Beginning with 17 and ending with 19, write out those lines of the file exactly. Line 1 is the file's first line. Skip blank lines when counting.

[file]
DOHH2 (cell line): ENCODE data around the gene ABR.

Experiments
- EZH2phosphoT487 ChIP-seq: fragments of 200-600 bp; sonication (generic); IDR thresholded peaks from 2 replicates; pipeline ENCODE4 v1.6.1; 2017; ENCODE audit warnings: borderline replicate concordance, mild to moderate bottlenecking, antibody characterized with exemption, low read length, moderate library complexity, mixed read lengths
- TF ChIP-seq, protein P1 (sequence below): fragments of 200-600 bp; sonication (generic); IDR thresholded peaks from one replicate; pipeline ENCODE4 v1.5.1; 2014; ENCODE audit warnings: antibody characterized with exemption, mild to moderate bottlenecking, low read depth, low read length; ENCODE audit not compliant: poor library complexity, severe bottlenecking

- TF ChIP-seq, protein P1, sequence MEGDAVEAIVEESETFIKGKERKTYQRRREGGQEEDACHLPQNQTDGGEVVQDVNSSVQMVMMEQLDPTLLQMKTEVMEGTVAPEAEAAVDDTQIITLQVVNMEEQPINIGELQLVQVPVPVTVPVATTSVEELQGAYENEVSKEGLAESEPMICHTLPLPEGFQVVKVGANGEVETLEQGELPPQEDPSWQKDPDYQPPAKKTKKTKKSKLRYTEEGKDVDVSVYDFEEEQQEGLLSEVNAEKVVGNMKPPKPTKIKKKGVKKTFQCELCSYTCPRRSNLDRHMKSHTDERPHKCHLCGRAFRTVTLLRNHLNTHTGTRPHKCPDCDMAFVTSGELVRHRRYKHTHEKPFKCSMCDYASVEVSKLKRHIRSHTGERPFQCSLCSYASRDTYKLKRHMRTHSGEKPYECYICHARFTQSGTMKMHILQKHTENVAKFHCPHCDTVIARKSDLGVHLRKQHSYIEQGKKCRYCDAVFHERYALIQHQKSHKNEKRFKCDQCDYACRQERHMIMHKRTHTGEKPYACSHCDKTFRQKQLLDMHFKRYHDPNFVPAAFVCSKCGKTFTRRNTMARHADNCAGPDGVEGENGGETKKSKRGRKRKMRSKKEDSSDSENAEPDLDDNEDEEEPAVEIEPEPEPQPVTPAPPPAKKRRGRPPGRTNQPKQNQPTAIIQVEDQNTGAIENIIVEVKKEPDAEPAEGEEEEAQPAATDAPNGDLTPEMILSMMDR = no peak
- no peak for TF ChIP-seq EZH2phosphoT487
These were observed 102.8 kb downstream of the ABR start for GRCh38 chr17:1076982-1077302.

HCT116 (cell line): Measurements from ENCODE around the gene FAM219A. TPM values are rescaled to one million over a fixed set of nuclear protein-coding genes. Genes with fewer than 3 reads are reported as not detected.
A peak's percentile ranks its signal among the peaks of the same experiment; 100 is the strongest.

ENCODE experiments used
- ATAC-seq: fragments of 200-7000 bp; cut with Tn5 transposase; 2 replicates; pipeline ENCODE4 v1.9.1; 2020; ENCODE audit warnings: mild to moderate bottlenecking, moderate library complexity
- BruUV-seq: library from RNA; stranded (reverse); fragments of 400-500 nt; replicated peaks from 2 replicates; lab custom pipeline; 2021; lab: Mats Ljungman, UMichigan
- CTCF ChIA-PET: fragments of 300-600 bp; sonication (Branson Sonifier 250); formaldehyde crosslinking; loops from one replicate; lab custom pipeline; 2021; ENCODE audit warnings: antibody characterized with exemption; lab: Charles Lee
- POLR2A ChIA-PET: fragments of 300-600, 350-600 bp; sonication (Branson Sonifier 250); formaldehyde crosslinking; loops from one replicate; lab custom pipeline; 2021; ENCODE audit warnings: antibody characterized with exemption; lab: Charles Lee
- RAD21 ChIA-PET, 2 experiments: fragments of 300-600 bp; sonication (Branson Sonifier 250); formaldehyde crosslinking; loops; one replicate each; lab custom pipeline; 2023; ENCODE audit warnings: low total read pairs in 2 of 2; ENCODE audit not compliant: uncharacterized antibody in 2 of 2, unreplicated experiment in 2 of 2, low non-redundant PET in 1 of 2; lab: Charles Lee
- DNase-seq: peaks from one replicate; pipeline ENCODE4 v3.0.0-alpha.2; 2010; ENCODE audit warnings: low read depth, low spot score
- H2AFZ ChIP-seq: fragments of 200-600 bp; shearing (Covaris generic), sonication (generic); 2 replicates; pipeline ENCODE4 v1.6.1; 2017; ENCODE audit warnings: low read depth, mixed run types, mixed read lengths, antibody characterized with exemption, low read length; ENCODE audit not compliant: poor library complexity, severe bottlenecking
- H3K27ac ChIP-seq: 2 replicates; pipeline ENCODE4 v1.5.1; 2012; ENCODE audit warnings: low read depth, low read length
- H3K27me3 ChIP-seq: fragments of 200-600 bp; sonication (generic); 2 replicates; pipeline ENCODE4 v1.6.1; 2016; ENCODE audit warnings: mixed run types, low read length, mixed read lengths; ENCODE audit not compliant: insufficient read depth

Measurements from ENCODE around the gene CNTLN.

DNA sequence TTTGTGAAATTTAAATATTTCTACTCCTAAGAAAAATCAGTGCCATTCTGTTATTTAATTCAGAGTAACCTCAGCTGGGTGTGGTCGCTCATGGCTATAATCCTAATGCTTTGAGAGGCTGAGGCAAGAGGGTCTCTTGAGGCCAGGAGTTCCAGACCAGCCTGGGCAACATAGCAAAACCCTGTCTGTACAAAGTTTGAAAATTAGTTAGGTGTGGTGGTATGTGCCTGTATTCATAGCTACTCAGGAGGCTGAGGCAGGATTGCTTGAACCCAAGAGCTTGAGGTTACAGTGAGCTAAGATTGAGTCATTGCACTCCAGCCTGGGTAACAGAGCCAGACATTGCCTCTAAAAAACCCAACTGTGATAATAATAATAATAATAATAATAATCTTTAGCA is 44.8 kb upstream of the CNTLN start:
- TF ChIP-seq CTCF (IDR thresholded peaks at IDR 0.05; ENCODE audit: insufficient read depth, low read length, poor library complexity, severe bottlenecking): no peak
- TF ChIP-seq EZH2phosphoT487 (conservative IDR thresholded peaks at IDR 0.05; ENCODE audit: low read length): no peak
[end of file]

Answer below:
- H2AFZ ChIP-seq: fragments of 200-600 bp; shearing (Covaris generic), sonication (generic); 2 replicates; pipeline ENCODE4 v1.6.1; 2017; ENCODE audit warnings: low read depth, mixed run types, mixed read lengths, antibody characterized with exemption, low read length; ENCODE audit not compliant: poor library complexity, severe bottlenecking
- H3K27ac ChIP-seq: 2 replicates; pipeline ENCODE4 v1.5.1; 2012; ENCODE audit warnings: low read depth, low read length
- H3K27me3 ChIP-seq: fragments of 200-600 bp; sonication (generic); 2 replicates; pipeline ENCODE4 v1.6.1; 2016; ENCODE audit warnings: mixed run types, low read length, mixed read lengths; ENCODE audit not compliant: insufficient read depth